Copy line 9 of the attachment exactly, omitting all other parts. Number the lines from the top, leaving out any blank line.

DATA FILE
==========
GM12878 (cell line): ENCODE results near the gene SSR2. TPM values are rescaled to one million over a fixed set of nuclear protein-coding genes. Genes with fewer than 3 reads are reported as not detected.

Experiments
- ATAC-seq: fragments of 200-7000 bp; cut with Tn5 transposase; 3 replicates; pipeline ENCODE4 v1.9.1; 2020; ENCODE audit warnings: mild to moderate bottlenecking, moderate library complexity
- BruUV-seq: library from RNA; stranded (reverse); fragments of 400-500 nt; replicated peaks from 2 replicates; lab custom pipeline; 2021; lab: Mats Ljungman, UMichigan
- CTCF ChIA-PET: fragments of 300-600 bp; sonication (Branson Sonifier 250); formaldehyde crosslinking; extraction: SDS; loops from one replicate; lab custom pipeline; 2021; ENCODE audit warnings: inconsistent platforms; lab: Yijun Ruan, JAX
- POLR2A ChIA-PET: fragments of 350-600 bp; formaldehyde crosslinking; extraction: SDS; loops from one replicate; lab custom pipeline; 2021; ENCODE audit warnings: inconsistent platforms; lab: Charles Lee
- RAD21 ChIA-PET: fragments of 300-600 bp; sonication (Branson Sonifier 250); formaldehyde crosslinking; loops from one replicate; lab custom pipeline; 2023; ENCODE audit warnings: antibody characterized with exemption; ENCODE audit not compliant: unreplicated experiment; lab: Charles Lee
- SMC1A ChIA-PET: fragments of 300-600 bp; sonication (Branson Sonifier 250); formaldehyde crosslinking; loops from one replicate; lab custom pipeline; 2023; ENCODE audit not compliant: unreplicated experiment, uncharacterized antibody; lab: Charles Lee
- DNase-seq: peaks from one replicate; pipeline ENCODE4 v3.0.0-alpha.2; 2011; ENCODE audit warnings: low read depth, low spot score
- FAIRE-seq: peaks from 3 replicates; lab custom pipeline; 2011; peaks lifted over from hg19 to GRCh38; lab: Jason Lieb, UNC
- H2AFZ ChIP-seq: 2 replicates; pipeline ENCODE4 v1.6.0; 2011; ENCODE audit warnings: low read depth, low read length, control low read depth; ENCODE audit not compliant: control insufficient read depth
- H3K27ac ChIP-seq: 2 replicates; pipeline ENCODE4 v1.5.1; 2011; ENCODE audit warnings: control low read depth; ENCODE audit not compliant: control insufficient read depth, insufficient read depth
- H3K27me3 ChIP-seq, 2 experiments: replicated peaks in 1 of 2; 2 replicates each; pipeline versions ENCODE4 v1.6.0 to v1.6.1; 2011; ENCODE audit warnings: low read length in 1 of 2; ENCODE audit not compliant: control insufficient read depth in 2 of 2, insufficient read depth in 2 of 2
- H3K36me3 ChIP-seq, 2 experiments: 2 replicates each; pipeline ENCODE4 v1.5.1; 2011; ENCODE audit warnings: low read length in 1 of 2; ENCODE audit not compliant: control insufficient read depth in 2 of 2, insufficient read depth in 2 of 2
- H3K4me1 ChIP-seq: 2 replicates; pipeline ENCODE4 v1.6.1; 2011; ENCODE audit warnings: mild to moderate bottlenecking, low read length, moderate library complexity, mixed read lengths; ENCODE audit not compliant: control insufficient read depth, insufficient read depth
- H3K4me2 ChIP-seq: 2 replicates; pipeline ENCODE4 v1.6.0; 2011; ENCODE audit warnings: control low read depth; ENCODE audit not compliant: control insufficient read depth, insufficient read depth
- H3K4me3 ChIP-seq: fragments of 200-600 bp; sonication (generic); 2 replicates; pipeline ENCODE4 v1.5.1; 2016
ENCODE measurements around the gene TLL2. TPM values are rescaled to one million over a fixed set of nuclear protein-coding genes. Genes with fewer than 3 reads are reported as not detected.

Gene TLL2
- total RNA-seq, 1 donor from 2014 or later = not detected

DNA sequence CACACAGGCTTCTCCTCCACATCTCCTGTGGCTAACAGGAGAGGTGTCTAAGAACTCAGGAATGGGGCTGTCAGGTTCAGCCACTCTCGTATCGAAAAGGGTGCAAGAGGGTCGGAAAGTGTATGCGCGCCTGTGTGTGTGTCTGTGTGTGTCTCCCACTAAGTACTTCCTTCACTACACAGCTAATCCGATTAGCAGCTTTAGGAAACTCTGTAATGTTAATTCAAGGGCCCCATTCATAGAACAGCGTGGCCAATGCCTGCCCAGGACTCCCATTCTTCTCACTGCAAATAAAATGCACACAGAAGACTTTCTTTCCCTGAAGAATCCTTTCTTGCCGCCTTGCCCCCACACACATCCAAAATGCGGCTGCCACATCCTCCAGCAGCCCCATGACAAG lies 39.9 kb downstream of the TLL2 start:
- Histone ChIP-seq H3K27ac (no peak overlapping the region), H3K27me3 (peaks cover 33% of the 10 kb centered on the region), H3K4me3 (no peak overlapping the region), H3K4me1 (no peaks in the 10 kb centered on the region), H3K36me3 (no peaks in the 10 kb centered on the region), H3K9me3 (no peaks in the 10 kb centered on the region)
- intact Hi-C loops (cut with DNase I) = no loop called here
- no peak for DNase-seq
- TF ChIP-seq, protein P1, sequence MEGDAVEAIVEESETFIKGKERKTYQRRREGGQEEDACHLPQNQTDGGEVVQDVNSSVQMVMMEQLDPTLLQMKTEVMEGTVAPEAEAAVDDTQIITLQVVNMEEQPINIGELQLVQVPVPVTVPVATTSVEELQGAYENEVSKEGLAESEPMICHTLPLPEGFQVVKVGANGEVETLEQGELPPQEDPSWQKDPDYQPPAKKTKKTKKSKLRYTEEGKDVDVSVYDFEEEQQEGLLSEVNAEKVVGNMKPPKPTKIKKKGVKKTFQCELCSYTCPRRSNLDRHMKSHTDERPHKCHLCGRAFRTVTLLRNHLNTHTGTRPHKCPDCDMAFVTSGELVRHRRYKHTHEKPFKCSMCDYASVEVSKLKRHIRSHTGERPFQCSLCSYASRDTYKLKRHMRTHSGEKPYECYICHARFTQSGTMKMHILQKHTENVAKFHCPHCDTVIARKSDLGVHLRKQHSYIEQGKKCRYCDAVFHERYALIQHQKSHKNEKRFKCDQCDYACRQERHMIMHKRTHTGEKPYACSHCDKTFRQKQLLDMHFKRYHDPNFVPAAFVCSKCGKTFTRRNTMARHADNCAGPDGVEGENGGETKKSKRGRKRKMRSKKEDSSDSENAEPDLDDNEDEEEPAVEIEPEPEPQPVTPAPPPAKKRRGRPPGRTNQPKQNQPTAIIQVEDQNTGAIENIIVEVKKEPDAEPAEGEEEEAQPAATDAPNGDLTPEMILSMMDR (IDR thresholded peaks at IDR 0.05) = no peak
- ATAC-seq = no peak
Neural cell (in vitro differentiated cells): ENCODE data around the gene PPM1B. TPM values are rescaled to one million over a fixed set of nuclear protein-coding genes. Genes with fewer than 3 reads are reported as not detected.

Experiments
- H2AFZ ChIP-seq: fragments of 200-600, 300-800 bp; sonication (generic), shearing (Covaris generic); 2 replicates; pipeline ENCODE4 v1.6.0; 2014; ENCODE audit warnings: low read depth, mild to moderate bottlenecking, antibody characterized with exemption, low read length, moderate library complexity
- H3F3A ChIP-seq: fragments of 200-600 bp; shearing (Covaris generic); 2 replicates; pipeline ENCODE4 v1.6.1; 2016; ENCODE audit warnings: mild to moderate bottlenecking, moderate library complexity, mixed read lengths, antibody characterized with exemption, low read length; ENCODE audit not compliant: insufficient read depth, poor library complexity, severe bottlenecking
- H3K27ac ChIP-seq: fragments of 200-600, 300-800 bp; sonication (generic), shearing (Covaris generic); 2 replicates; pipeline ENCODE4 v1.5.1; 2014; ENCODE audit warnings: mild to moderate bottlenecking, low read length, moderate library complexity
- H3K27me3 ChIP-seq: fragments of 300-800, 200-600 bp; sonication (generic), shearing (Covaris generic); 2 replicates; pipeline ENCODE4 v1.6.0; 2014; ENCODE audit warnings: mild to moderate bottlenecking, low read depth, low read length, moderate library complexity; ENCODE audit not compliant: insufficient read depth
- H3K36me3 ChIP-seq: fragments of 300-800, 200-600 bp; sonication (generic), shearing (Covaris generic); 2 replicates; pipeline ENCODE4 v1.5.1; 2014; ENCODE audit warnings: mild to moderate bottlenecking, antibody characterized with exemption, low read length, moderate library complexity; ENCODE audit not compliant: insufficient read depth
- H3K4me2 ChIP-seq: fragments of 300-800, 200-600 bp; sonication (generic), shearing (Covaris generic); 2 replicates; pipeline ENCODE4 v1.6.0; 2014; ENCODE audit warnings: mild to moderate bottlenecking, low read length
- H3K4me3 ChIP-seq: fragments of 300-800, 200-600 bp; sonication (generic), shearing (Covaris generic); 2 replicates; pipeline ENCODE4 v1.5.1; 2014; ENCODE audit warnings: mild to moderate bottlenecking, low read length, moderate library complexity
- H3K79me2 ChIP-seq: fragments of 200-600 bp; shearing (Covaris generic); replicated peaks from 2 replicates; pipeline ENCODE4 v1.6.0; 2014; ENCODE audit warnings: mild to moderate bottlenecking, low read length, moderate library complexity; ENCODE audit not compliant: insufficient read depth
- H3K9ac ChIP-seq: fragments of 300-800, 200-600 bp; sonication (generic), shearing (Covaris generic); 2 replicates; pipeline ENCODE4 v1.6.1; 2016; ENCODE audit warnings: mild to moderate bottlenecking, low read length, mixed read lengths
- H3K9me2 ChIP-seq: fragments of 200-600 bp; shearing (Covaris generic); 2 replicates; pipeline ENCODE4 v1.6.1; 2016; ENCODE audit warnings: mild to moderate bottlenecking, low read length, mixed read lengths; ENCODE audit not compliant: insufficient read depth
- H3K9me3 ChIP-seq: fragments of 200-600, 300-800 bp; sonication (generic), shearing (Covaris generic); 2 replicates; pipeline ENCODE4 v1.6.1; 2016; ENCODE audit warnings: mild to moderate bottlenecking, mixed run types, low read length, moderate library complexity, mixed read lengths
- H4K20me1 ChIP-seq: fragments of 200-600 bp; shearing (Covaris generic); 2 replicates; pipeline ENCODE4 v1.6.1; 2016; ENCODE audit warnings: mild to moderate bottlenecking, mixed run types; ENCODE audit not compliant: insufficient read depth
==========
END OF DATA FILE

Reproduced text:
- DNase-seq: peaks from one replicate; pipeline ENCODE4 v3.0.0-alpha.2; 2011; ENCODE audit warnings: low read depth, low spot score